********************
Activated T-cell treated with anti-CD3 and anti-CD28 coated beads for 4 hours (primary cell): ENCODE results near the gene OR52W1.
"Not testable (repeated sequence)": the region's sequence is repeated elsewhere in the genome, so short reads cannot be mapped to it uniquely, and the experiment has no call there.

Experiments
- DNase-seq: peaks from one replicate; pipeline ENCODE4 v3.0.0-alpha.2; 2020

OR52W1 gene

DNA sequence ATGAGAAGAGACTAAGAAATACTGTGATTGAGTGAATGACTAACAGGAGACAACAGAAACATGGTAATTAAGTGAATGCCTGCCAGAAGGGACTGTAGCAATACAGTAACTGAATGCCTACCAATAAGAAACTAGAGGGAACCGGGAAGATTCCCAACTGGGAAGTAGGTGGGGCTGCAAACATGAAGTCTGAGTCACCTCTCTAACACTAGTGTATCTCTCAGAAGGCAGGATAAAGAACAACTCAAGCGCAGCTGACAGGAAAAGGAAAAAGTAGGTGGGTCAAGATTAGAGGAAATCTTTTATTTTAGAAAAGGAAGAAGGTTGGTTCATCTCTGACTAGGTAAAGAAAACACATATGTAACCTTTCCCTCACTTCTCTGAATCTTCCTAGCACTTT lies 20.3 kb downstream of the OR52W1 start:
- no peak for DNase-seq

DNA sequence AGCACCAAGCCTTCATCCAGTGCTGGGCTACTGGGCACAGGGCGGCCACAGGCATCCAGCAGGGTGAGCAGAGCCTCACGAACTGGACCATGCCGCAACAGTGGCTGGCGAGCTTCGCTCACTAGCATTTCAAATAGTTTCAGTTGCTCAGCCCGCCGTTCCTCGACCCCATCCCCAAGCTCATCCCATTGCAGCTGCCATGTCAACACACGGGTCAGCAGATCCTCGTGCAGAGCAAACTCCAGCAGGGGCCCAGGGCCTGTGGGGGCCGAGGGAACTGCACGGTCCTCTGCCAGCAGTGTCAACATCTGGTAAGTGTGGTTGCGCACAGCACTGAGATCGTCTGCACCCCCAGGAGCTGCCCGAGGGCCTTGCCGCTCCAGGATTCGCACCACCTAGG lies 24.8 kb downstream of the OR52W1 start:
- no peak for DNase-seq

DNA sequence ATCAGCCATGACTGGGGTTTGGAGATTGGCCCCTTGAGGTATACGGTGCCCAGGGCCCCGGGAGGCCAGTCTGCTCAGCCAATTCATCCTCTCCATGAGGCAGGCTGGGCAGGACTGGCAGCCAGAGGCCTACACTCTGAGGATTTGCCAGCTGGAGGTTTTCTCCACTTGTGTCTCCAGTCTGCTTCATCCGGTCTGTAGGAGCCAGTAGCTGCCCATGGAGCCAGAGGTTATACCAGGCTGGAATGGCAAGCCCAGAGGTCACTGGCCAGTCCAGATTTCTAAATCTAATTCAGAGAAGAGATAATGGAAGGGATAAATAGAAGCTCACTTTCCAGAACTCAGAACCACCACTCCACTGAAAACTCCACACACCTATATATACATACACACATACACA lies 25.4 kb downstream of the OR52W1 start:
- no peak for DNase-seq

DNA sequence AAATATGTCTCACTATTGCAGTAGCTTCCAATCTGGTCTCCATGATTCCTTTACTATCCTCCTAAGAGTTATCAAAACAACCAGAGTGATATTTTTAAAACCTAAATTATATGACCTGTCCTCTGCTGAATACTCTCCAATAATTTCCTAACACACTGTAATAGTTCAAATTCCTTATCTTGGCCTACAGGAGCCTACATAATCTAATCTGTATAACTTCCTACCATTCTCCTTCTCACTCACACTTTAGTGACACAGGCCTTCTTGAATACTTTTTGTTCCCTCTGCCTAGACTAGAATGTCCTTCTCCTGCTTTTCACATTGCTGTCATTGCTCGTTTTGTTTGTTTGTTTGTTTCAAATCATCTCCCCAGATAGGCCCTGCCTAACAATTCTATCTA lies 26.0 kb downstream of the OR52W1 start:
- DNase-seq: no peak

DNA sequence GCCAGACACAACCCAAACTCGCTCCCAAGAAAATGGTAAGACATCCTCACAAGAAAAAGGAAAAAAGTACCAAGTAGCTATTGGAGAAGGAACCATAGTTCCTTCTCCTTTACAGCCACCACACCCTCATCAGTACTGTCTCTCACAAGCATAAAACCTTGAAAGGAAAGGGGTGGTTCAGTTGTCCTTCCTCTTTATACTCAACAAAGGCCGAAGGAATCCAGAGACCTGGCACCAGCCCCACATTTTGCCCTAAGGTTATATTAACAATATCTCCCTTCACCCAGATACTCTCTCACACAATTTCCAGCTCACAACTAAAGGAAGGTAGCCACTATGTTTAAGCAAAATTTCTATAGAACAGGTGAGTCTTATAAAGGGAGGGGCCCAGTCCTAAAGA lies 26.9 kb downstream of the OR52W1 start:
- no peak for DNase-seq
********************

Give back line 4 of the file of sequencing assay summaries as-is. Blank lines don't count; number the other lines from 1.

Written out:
- DNase-seq: peaks from one replicate; pipeline ENCODE4 v3.0.0-alpha.2; 2020